• Dave Nemeth

The current and future state of retail.

You would be hard-pressed to open a newspaper or business publication without stumbling upon an article on the current state of retail. The South African retail landscape has been under a lot of pressure for some time now and whilst 80% are blaming the economy for this downturn in trading; on the other side of the spectrum, however, there are others that continue to grow year-on-year, whilst painting healthy margins, as well as gaining valuable market share from those that continue to do exactly the same as they have always done.

There are a host of misconceptions out there and every analyst and trend forecaster has an opinion about the future of retail, with many of these generic theories and words of wisdom emanating from international reports and studies where the retail industry has similar challenges to here.

I am in the fortunate position where I spent many years in executive positions with some leading retailers. We now consult to a host of retailers giving us invaluable insights into what is happening in the world of retail, as well as who is innovating and who are the laggards with outdated ideals that probably won’t be around in the next few years.

We have also done some work with property companies who own these large malls and have realised how they too are changing their mindsets and looking at redefining their age-old models. This brings me to the statement many experts are shouting out, stating ‘the death of the mall is eminent’.

In my trend report from six years back, I did warn of the death of the mall if drastic action wasn’t taken. Many malls in the US and Europe continue to close down completely, but in many cases, there is high street shopping in close proximity - something we don’t have here in South Africa. In the local context, saying it is the era of the death of the mall, is like saying online retail will cause the demise of brick and mortar stores, both of which I don’t subscribe to.

Metamorphosis of the mall 

You will, however, notice that even the top malls in the country have a vast number of vacant stores, even those that once had a waiting list of prospective tenants. The thing is the mall owners are realising the model is changing, and they need to change their business models and adapt - they simply have too much at stake to sit back and wait for a retail apocalypse.

The fact is we are “over-retailed” and there is too much replication of tenants within close proximity of each other; and the convenience of online shopping is having an impact on certain categories of retail. I do believe however we are about to see a metamorphosis of the mall rather than closure.

Strip malls will become more specialised and adopt more of an individual identity focusing on niche retailers that are more suited to the immediate demographic. The larger malls will also start taking more risk on smaller concerns and even adopt new pricing models to accommodate these businesses, a mindset that has never been considered previously.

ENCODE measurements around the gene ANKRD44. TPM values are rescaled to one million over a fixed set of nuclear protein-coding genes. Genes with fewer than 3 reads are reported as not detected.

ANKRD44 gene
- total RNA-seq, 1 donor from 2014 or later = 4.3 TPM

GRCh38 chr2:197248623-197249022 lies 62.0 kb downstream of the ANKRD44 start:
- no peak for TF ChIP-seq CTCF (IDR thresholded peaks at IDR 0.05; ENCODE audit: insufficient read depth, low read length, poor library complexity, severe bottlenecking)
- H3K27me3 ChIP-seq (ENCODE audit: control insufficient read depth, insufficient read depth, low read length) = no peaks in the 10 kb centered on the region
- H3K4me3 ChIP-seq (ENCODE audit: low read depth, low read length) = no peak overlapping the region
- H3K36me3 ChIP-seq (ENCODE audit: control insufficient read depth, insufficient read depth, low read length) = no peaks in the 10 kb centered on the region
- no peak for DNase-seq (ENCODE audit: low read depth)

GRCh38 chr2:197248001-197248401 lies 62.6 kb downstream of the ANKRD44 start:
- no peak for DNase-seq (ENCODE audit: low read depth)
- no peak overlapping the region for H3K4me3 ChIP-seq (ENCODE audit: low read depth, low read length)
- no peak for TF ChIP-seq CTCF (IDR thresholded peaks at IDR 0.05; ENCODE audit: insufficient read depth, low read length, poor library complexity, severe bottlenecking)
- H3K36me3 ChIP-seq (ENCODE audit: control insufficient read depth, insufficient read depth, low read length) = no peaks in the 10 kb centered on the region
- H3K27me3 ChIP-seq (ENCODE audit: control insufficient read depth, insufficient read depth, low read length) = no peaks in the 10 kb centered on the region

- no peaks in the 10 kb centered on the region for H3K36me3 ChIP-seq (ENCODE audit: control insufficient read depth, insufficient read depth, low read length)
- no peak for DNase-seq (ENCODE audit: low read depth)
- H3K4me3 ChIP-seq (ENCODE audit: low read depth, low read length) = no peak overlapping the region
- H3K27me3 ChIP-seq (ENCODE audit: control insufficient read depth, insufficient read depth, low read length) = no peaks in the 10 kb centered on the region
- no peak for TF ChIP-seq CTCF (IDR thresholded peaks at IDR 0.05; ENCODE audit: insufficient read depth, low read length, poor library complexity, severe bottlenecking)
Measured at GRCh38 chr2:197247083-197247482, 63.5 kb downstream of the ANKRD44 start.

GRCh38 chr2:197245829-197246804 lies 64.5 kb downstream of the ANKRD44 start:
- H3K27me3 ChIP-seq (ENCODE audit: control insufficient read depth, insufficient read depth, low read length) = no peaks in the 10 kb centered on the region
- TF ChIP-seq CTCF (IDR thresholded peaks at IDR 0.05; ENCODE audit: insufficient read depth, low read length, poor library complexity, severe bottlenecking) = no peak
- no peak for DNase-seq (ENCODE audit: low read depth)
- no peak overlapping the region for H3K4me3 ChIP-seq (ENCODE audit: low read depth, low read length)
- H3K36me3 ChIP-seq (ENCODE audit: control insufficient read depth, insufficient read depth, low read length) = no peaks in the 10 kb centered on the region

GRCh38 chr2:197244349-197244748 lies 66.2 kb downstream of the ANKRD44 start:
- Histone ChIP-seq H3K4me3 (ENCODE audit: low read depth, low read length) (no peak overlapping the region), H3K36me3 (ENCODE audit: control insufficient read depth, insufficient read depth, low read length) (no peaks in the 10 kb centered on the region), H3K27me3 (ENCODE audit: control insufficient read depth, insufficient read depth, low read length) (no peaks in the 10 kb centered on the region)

These malls will become multi-use facilities and include co-working spaces, unique entertainment offerings and utilise roof areas for outdoor leisure. We will probably find malls expanding vertically to include apartments and penthouses. It is all about remaining relevant in a time where consumer attitudes are continually changing.

In the same way, many retailers have come to realise that they have to offer completely different experiences, instead of having boxes filled with merchandise. Very few are currently getting this right and the biggest problem lies in the leadership of many of these retail giants that lack the insights and innovation, which is understandable, but their unwillingness to collaborate and seek outside intervention is quite simply seen as arrogant.

Retail revolution

Like most industries, however, as soon as one or two break the mould we will start seeing a retail revolution that will be innovative and exciting. Unfortunately, the retail fraternity still looks to the international players for innovation and new ideas when in fact the international players are facing the same conundrum.

I do feel that just like we have led the banking industry worldwide in many aspects, with a change in mindset, which will probably be forced, we may make breakthroughs that are replicated internationally instead of the other way around. I am currently dealing with some great retail minds that just seem to “get it” and firmly believe some great things are about to happen.

Retail is so multi-dimensional that it has a myriad of complexities, making it exceptionally difficult for the big corporates to be pliable and adopt new initiatives, but they have to put on a brave face and start taking some risks knowing that most will fail until they find the real nuggets. 

Marketing is key in the new age of retail and an area that also needs to adapt as consumers are continually bombarded with brand messaging. It is time to connect with customers and entice them to fall in love with a brand instead of forcing products and price down their throats.

90% of retailers and shopping mall social media pages are just a Smörgåsbord of products, price and specials. This is not getting any amount of loyalty and regardless of the amount of likes and followers they have, you will see very little social interaction, which is what social media is all about.

Retailers need to become great story tellers and carefully craft great content that will entice people to continually engage with their brand. 

A truly great retail eco system will be one where e-commerce, marketing, physical store and service all speak with a cohesive message and tone, whilst each offering a unique experience differentiating the various platforms. This is no easy task and may be as complicated as retailing itself but will ultimately separate the winners from the losers.